Gen AI looks easy. That’s what makes it so hard



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This commentary is from McKinsey & Company, a Fortune Global Forum Knowledge Partner. Rodney Zemmel is a senior partner in McKinsey & Company’s New York office and global leader of McKinsey Digital. He is a coauthor of Rewired: The McKinsey Guide to Outcompeting in the Age of Digital and AI.

The natural-language capabilities of generative AI are so user-friendly that even CEOs, who typically are not early adopters, experiment with it. Less than a year after gen-AI-based tools burst onto the scene in late 2022, one quarter of C-suite executives were already using it. 

The widespread interest in gen AI has created a massive wave of use cases and experiments—and there’s the rub. Such efforts are relatively easy to launch but can chew up resources without creating much value. 

To escape from this pilot purgatory, the priority must be to connect gen AI to business outcomes. Here are four ways CEOs can make that happen.

Focus on something important. When gen AI is diffused across a range of pilots, it can look like a technology in search of a problem. However, meaningful change happens when gen AI is directed at a domain that is big enough to make a difference, such as a customer journey or a functional area. For example, McKinsey worked with financial services giant ING, which created a gen-AI-powered solution whose language and data capabilities enabled it to respond to customers with precise solutions. That improved service, while releasing agents to deal with more complex issues. 

Develop a business-led technology roadmap. Gen AI comes with so many unknowns that it requires a central team, composed of all relevant competencies, including risk, legal, compliance, finance, human resources, and strategy, to develop protocols and standards. That effort has to begin with the CEO and C-suite agreeing on what needs to be done. The CEO then needs to work closely with the chief information or chief technology officer (CIO or CTO) to translate that commitment into a specific roadmap that will direct how the company proceeds. Of course, transforming a domain isn’t just about gen AI applications; process digitization and other forms of AI will also be involved. If the applications are built around reusable modules, they can apply to many kinds of future problems too.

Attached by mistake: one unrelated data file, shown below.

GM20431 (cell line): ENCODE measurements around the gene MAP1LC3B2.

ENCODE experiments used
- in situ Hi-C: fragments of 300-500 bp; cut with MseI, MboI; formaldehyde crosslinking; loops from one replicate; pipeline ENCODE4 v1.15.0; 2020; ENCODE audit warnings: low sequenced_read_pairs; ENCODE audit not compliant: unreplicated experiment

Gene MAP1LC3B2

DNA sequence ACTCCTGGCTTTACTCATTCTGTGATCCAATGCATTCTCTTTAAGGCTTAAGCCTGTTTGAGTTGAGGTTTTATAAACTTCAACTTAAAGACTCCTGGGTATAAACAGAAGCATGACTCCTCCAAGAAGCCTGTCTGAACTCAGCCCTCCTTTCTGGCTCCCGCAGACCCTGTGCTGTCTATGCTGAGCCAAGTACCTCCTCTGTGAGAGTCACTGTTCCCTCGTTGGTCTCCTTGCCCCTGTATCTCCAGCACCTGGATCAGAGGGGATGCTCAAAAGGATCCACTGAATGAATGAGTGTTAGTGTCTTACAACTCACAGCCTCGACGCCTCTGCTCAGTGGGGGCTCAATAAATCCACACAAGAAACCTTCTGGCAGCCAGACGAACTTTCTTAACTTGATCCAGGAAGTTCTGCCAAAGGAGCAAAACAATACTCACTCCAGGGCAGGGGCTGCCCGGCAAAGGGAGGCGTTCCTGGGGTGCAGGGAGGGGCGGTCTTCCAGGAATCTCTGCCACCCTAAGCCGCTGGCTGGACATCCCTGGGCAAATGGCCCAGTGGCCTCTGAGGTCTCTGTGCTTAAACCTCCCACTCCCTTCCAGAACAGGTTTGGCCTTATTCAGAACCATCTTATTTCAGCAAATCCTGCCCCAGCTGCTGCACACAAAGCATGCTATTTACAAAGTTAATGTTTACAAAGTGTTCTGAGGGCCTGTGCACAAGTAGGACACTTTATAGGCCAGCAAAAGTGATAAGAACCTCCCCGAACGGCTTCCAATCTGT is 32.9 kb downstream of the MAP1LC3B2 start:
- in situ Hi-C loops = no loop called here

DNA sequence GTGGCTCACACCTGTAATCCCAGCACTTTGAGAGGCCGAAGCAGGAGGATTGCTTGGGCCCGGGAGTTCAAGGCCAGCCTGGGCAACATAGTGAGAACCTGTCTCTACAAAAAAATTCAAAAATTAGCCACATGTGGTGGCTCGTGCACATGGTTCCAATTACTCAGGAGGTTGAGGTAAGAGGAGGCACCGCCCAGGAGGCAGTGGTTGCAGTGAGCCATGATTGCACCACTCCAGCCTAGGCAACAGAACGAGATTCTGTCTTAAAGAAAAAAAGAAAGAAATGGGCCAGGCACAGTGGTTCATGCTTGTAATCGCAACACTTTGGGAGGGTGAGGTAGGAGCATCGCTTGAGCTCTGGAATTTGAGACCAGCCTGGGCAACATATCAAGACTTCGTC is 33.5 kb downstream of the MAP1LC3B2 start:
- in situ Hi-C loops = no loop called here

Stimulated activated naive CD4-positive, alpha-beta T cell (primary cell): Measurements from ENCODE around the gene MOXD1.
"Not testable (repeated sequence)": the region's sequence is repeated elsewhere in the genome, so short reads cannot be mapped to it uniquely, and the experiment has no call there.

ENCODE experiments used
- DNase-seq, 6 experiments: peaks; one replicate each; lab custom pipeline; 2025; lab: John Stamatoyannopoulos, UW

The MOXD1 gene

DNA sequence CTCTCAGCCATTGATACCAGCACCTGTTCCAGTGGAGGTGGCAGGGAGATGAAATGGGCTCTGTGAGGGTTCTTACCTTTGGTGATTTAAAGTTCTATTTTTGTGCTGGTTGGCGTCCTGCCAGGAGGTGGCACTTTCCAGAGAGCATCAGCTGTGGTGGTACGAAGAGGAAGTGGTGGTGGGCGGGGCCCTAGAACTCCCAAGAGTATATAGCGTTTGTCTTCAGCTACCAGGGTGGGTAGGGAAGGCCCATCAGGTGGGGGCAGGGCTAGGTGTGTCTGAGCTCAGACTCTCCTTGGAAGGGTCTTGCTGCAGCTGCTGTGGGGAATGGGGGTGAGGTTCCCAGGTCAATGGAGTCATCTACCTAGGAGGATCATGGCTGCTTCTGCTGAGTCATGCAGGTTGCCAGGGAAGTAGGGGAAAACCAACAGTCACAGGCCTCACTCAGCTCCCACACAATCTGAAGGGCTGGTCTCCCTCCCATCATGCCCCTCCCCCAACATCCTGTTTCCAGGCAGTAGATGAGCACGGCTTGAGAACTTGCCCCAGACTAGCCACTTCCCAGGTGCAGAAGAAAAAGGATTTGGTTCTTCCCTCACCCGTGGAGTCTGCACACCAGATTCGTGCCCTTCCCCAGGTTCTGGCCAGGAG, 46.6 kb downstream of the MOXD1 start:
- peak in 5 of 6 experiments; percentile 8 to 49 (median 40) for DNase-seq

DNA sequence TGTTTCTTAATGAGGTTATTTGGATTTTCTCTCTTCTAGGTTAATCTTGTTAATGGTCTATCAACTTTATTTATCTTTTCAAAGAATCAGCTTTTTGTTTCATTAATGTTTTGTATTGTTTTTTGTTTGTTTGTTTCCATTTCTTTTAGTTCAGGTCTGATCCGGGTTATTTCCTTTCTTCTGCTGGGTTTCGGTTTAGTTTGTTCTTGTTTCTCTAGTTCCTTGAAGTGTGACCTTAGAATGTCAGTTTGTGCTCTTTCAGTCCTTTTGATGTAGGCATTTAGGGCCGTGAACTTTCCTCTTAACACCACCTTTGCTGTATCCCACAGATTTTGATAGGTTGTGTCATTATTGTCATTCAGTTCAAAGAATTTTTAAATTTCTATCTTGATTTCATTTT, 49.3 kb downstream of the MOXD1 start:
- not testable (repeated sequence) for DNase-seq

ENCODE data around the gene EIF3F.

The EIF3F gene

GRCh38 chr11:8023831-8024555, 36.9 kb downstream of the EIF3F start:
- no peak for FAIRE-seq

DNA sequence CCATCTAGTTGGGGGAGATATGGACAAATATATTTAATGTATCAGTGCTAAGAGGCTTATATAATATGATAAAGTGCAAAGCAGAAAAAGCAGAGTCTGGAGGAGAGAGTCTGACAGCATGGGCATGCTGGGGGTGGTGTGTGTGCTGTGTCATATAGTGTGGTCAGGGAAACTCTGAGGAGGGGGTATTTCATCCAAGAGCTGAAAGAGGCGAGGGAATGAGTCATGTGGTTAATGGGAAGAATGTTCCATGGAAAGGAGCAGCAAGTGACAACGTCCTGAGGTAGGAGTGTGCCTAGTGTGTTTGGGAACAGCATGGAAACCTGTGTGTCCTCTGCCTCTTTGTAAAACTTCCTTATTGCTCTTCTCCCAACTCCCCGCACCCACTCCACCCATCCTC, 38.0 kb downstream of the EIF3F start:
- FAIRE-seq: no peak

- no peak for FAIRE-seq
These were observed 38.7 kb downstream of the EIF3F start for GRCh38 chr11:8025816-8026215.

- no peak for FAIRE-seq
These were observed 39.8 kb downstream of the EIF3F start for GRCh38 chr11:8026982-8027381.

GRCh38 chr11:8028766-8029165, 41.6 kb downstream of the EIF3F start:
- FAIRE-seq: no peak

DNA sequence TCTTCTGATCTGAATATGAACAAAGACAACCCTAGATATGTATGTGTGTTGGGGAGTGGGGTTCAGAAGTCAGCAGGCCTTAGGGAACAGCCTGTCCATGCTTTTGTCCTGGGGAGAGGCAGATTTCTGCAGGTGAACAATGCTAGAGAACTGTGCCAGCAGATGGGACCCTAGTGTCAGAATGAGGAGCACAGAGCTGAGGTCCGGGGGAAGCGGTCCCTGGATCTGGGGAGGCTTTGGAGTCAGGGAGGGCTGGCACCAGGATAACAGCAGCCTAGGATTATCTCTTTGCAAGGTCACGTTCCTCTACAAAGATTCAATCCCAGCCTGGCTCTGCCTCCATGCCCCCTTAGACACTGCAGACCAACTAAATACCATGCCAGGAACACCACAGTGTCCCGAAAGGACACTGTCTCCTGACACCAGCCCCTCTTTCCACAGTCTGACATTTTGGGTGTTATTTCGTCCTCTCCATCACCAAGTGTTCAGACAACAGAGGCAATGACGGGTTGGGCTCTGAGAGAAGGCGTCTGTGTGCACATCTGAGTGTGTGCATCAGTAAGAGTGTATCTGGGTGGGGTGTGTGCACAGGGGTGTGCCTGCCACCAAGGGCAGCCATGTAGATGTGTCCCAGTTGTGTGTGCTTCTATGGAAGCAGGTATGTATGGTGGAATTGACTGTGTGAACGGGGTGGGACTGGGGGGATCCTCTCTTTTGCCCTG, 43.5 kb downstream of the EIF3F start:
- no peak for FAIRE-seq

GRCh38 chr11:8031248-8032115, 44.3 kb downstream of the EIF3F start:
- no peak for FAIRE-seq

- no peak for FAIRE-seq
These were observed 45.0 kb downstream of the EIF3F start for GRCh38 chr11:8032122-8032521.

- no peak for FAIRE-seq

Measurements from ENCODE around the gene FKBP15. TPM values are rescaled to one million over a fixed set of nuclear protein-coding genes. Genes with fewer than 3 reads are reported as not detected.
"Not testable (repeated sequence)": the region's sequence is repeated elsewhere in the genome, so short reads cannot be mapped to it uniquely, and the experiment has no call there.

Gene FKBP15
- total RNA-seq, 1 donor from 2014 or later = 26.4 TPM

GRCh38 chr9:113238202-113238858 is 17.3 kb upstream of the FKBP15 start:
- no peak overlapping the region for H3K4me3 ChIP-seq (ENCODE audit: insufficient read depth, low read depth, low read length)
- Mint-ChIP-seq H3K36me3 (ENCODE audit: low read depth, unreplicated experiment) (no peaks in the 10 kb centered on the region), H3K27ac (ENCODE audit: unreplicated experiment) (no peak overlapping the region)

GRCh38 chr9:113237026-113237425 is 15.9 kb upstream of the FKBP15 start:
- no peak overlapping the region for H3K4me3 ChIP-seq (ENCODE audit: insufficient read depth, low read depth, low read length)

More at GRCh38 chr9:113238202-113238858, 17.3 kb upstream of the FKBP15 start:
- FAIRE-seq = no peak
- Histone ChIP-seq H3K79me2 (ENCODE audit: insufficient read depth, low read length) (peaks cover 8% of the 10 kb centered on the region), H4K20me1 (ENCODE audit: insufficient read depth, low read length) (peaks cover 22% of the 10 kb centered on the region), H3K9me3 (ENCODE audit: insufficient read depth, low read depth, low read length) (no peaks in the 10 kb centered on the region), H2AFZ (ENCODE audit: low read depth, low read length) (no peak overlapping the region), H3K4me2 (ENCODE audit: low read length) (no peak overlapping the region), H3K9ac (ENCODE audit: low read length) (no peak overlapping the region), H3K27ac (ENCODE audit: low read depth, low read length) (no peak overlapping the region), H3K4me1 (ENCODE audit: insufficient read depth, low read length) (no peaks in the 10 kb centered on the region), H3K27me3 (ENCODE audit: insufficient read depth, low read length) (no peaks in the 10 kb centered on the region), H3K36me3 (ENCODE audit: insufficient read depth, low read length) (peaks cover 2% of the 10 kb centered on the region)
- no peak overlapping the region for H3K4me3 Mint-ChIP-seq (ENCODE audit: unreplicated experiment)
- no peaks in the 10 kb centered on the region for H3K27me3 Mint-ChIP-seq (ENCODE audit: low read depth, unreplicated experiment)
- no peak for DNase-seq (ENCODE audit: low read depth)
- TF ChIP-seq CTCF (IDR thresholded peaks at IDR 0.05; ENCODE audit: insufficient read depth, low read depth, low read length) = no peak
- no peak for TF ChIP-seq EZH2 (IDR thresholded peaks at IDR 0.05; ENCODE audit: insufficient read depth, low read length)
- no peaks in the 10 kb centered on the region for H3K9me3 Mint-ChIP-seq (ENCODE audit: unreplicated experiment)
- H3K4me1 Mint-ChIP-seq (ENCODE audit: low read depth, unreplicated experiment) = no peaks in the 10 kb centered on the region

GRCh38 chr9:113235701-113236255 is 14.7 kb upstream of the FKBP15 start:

Build a talent bench. Building up a talent bench is a non-negotiable. Partnering with external providers, such as senior engineers who have already built gen AI products, can be an important part of a gen AI strategy. But just as much or more focus needs to be on in-house talent—and not just among tech teams. Those on the business side also need to have a sense of what gen AI can, and cannot, do. 

Companies can upskill their data engineers, for example, to learn multimodal processing and vector database management, while data scientists can develop prompt engineering and bias detection skills. And it is critical to retain these experts. A recent McKinsey survey of almost 13,000 employees found that 51% of gen AI creators and heavy users plan to leave their roles in the next three to six months. Compensation will always be important, but talented people are more inclined to stay if they can grow their skills, work on meaningful initiatives, and have opportunities for advancement. 

For example, McKinsey worked with Singapore’s DBS bank, completed a successful digital transformation, and found the winning ratio was 80% of talent insourced, and 20% outsourced. This combination allowed the organization to move more quickly and make decisions faster. The principle is clear: Greatness cannot be outsourced. 

Focus on what matters. Businesses are using up a lot of oxygen deciding which large language models (LLMs) to use. But all the new-generation LLMs can do amazing things. It’s more important to put the right effort in the right places, such as context engineering, security, governance, and ensuring that technology upgrades support gen AI at scale. This may sound obvious, but many pilots have been set up in protected environments that don’t reflect the realities on the ground. 

Improving the data needed for specific solutions can have an enormous impact on the quality of output. So, too, will investing in an orchestration engine: Gen AI requires many interactions and integrations between models and applications. An application programming interface (API) gateway is an important element of this orchestration capability because it mediates access and enforces compliance. A good API will not only help to reduce risk but also give teams confidence. 

The gaps in performance between leaders and laggards in digital and AI technologies are widening, with the leaders seeing much better financial performance. If that trend spills over into gen AI, the laggards could fall even further behind.

It is certainly possible to capture real value from gen AI, but is more difficult than meets the eye—in part because it seems so easy. It just isn’t.

The opinions expressed in Fortune.com commentary pieces are solely the views of their authors and do not necessarily reflect the opinions and beliefs of Fortune.



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